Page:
How to Become an Electrician in Vermont: The Essential Guide
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Being an electrician isn’t just a job, it’s a solid career path. Electrical contractors enjoy a wide range of employment opportunities and earn a respectable income. There’s also job security—customers will always need skilled trade professionals to install and service electrical systems in their homes and businesses.
The U.S. Bureau of Labor Statistics reports that there are 711,200 electricians nationwide and 1,040 work in Vermont. The national number is predicted to grow 7% from 2021 to 2031 and that growth rate is expected to be twice that in Vermont—projected at 14%, according to CareerOneStop, the U.S. Department of Labor’s job search website.Many contractors nationwide are trying to find skilled tradesmen.
According to the Associated General Contractors of America, 2020 AGC-Autodesk Workforce Survey, 60% of firms in the U.S. had unfilled hourly craft positions like plumbers, electricians, and HVAC technicians. So, if you get the training you need you will have a lot of jobs to choose from when you’re ready. The process of becoming an electrician takes time, but you get paid while you learn and gain experience!
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License Requirements for Electricians in Vermont
Is a state license required to be an electrician in Vermont? Yes.
The Vermont Electrical Board, a subsidy of the Department of Public Safety’s Division of Fire Safety, is responsible for issuing electrical licenses in the state of Vermont. Apprentice electricians need to register with the Vermont Department of Labor.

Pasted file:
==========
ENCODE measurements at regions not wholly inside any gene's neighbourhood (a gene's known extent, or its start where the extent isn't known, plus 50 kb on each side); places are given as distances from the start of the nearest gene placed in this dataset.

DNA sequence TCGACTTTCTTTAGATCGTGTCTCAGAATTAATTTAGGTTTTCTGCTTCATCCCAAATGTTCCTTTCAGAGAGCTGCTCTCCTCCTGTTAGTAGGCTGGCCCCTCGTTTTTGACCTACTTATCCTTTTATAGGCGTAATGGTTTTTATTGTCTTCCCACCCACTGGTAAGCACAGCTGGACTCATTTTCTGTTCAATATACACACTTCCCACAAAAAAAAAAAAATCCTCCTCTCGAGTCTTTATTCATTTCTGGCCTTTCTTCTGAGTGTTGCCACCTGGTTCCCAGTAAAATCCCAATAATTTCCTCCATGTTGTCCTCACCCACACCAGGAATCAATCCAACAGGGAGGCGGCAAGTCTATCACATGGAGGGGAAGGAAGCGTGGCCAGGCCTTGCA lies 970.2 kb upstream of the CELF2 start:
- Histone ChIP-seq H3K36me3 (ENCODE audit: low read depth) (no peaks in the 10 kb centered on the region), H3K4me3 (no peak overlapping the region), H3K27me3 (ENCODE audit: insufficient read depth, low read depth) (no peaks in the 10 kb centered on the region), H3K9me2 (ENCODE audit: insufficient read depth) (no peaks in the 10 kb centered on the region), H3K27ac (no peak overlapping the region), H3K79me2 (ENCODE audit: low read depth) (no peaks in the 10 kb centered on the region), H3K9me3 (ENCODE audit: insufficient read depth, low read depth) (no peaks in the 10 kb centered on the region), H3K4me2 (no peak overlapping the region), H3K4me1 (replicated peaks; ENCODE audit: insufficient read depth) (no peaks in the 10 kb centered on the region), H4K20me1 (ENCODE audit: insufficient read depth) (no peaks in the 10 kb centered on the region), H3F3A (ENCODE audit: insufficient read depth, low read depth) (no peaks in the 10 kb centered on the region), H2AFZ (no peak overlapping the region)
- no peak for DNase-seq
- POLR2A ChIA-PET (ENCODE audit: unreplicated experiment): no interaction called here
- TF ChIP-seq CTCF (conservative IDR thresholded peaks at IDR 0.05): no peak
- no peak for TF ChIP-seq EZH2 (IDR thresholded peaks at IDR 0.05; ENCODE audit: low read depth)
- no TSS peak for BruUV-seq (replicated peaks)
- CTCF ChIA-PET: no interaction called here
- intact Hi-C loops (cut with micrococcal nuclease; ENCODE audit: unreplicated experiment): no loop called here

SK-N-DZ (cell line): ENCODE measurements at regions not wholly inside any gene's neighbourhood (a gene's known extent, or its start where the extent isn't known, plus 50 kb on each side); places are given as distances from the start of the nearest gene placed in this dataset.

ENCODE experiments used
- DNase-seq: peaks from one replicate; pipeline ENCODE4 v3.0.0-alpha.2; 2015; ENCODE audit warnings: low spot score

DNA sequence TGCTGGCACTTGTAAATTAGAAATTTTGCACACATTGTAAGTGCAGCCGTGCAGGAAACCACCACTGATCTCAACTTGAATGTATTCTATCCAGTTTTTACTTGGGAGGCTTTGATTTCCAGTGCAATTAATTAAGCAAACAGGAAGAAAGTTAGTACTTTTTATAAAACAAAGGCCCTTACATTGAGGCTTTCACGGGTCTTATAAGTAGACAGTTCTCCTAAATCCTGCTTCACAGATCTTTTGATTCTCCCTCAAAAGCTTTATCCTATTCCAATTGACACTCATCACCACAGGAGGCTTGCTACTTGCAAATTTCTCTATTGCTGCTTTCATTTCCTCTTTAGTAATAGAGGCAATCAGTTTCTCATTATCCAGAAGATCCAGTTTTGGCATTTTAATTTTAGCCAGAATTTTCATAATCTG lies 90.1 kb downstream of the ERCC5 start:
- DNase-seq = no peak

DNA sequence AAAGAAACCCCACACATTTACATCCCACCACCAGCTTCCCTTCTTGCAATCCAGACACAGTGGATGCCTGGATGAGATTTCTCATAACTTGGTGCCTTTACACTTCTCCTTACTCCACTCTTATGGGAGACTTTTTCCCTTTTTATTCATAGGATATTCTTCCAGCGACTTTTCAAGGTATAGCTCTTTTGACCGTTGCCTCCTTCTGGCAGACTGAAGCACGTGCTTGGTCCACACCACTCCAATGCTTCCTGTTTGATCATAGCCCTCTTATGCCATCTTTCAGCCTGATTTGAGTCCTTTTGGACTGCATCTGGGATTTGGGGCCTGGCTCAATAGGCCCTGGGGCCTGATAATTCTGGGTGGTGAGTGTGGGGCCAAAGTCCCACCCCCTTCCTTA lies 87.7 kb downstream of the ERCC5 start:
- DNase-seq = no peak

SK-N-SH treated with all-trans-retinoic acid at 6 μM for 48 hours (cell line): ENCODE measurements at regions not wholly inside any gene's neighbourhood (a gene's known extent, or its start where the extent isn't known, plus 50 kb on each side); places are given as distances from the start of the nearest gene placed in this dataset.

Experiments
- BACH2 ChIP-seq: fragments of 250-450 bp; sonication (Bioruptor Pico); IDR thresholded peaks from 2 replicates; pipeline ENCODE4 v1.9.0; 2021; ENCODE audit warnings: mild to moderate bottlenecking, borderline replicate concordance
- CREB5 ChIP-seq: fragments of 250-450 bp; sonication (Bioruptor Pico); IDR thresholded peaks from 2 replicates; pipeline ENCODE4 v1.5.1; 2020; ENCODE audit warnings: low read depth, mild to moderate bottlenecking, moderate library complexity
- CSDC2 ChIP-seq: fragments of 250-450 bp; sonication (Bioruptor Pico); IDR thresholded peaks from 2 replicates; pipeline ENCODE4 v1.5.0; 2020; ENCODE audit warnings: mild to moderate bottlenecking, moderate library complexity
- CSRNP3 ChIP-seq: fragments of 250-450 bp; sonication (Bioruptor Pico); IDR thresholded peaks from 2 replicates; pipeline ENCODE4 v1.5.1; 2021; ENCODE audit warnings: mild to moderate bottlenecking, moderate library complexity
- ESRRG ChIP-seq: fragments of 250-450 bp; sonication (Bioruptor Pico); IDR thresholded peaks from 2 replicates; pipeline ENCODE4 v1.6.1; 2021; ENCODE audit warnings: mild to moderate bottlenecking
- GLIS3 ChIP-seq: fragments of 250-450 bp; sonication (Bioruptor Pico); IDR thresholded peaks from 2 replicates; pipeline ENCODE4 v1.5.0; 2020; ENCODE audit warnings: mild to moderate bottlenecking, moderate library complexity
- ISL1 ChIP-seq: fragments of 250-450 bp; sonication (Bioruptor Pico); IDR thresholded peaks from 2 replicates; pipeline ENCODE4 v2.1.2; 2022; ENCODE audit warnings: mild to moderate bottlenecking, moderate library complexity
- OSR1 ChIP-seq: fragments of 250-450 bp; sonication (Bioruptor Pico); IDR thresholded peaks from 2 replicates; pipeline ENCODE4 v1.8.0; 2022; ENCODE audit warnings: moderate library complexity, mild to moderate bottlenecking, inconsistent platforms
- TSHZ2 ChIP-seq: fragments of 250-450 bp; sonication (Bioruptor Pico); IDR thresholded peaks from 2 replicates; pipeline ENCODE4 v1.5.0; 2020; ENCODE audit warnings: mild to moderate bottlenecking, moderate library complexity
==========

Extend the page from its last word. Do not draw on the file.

Steps to Get Electrician Certification in Vermont
Gain necessary hands-on work experience and required classroom training.
Become an electrical journeyman or specialist electrician.
Earn a master electrician license.
How to Become an Electrician in Vermont
GAIN NECESSARY EXPERIENCE: Like many other states, Vermont offers several ways to become a licensed journeyman electrician.
Graduate from a trade school or military program and gain 8,000 hours of work experience under the supervision of a licensed electrician.
Complete 576 hours of classroom-based training, as well as 8,000 hours of full-time work experience through an approved Vermont apprenticeship program, or a union-based apprenticeship through the Vermont Joint Apprentice and Training Committee (JATC), which is an affiliate of the International Brotherhood of Electrical Workers.
Accumulate 12,000 hours of documented relevant experience, including signed affidavits from previous employers.
Specialist electricians must complete a one-year training program and accumulate 2,000 hours of full-time work experience. Otherwise, specialist electrician applicants must have 4,000 hours (two years) of documented electrical work experience.